Bolton-le-Sands United Reformed Church

Commitment for Life

Our chosen Partner is Bagladesh. we get a monthly news letter telling of the work beeng carried out in all four countries supporting Commitment for Life.


BANGLADESH - Children, women and elderly first.

The UK has had its fair share of flooding this year. Family homes and businesses have been ruined. There are health concerns and much of our coastline has changed forever. These are things that Pinaema Rani Mondal understands. Pinaema lives in Phol Tolais, a district in South West Bangladesh near the mangrove covered Sundarban area.

By day, she works for the Red Crescent giving first aid training, but in her spare time is part of a twenty two strong youth group supported by Christian Aid partner Shushilan. The group’s committee is democratically elected. Their numbers include students, agricultural workers, local business people, a homeopathic nurse and a vet. Activities are planned for a ten month period, instead of a year, as they know that there will be at least two months when there will be some form of disaster and they will not be able to maintain the programmes they have set.

When disaster hits, usually in the form of a cyclone, they swing into action. A megaphone announces the status of the cyclone and flood water levels. People respond positively to this pre warning because they trust the training the group have received from Shushilan.

Pinaema explained how a villager would not leave his home. “I will see what God will do” he said, but the group were able to persuade him to leave because of their training.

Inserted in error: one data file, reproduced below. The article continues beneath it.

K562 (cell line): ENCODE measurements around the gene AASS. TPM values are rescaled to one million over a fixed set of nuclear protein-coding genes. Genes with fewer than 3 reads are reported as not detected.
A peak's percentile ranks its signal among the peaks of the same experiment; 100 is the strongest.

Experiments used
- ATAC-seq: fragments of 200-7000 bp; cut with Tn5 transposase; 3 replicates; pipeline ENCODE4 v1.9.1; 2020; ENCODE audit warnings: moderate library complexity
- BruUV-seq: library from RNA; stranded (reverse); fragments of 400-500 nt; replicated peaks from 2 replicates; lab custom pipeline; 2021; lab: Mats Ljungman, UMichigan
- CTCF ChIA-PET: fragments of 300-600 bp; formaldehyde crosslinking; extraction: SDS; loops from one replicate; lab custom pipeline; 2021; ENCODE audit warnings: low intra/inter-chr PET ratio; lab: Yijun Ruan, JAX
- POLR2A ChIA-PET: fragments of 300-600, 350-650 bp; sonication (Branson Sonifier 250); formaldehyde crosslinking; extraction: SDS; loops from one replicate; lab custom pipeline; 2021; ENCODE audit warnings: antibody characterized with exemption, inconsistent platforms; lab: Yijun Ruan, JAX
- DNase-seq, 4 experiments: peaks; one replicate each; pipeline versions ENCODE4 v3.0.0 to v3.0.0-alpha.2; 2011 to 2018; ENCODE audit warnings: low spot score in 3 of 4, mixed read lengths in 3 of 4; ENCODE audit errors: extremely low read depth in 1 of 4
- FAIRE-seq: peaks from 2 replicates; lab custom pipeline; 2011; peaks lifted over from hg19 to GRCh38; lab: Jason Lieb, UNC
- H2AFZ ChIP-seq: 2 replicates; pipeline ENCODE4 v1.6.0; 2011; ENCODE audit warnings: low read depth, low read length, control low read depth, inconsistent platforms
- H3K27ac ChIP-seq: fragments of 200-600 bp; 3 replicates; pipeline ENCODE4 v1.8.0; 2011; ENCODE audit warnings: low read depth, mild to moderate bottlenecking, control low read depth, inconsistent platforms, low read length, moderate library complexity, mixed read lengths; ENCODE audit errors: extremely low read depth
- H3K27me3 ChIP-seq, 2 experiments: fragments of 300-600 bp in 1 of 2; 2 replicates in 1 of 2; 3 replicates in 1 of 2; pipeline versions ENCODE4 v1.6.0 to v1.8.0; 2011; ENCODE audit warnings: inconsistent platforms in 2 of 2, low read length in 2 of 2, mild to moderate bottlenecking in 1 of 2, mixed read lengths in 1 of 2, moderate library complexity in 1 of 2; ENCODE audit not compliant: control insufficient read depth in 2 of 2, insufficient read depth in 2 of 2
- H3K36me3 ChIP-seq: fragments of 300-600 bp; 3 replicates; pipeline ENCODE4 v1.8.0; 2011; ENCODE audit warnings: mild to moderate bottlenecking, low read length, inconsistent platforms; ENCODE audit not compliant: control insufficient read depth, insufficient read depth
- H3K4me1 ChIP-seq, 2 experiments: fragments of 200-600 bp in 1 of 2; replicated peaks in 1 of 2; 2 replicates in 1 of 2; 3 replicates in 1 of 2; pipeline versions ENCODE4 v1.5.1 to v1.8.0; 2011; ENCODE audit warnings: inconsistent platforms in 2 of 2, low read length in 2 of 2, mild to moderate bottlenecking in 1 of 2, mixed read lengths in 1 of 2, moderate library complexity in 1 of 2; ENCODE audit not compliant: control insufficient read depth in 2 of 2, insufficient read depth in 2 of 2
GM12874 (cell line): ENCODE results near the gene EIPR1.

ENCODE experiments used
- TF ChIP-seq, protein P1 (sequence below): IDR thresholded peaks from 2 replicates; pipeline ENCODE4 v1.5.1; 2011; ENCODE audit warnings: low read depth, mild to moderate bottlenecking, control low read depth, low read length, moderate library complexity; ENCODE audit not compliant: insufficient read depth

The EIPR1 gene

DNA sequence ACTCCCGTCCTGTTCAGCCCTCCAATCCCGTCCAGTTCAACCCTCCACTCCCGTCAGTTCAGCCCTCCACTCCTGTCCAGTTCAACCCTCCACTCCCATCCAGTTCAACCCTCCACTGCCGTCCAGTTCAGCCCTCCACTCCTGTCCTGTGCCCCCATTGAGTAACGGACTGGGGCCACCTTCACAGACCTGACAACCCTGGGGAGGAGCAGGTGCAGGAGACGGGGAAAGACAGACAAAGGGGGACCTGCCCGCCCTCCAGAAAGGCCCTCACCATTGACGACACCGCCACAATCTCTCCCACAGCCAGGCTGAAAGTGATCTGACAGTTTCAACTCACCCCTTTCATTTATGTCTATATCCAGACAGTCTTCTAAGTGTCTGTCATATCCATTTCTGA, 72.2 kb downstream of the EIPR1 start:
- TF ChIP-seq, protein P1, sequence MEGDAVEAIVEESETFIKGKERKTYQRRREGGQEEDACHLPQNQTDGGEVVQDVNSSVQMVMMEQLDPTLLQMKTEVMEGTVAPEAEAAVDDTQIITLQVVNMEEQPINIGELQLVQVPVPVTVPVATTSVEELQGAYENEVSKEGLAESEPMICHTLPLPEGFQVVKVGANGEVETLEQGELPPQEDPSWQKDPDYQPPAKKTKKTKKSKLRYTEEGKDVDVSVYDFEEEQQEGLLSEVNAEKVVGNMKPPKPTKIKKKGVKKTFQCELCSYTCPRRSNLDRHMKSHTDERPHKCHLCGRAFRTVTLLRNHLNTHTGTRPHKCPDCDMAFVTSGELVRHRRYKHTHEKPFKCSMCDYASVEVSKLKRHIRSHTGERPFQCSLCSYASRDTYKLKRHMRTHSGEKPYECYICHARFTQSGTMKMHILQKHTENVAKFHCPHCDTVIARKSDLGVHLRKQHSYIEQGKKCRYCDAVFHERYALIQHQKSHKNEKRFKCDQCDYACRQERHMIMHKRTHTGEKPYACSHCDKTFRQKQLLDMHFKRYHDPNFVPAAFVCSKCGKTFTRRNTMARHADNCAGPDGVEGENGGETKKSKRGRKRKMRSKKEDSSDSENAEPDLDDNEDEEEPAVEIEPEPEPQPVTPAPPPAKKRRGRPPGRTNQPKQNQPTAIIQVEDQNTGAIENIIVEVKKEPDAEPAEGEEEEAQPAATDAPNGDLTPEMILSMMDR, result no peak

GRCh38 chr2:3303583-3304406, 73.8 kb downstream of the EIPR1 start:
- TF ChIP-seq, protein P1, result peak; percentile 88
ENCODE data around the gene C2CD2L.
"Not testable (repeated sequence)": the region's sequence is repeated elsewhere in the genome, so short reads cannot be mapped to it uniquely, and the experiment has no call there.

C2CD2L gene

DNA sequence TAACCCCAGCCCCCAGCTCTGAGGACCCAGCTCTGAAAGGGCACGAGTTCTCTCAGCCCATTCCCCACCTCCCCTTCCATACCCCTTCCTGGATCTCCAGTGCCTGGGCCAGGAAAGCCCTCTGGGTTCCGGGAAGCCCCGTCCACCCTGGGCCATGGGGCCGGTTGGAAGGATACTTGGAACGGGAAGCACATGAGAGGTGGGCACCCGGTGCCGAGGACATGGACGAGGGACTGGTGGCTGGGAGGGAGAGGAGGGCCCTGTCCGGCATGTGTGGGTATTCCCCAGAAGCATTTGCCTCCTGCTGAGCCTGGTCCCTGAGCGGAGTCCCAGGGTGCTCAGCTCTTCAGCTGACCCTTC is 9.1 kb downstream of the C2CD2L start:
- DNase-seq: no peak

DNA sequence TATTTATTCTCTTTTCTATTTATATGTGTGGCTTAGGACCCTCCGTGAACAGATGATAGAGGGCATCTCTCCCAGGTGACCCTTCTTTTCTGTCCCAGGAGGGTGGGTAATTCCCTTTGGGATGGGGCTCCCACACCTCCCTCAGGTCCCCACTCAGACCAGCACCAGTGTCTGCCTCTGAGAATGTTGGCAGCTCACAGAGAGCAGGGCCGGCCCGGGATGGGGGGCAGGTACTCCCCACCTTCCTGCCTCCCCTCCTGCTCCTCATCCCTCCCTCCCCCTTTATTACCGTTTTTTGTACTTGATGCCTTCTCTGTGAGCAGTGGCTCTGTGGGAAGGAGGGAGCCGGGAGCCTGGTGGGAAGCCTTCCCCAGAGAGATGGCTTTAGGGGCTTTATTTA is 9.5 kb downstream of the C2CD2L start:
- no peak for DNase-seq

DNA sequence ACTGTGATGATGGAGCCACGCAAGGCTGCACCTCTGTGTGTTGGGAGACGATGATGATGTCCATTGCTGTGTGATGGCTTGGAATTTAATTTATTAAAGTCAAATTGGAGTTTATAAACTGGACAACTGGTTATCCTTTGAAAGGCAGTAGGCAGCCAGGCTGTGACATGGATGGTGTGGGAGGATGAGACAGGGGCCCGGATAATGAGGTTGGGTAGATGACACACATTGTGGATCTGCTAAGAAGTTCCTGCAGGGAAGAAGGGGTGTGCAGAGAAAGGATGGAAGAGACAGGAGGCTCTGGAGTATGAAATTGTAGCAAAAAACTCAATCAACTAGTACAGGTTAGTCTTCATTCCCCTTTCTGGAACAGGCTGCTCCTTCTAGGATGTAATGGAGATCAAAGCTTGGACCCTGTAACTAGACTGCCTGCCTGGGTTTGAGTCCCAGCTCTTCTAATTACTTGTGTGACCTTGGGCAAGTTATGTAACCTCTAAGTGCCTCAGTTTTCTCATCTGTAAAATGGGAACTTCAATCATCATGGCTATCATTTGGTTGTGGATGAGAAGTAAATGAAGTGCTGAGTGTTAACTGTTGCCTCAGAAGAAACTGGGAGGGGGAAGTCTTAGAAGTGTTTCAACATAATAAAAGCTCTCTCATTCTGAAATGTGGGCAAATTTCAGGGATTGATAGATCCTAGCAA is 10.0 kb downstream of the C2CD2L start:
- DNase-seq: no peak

The young people help women, the elderly and children get to the cyclone shelter which also doubles as the local school. A Killa, a mound of earth, has been built for the domestic animals too as domestic animals are vital for a quick recovery. Once the danger has passed, the group get out into the affected areas repairing unsafe houses and clearing broken trees.

They also have been trained to set up temporary latrines and other sanitation devices. If the disaster is on a huge scale they will work with the police, army and medical teams. During Cyclone Aila and Sidra young people from this group went to offer help and advice in other parts of the country. As well as giving immediate assistance, the group are also training others in disaster preparedness. They know, by offering refreshments, villagers will come to listen to what they have to say. Now people realise they can help themselves if they know what to do.

When asked what would help their work, they immediately said they wanted more lifebuoys, a rescue trolley and a saw.

Looking to the future of their country, they explained,

“We want a peaceful life, knowing we can cope with the natural disasters. We need sweet water. We want to show, by example, how to work without corruption. Our dream is to make the earth united.”

With young people like Pinaema and the rest of the group prepared to work hard, the future looks hopeful for Bangladesh.

Image: pscott/Christian Aid.



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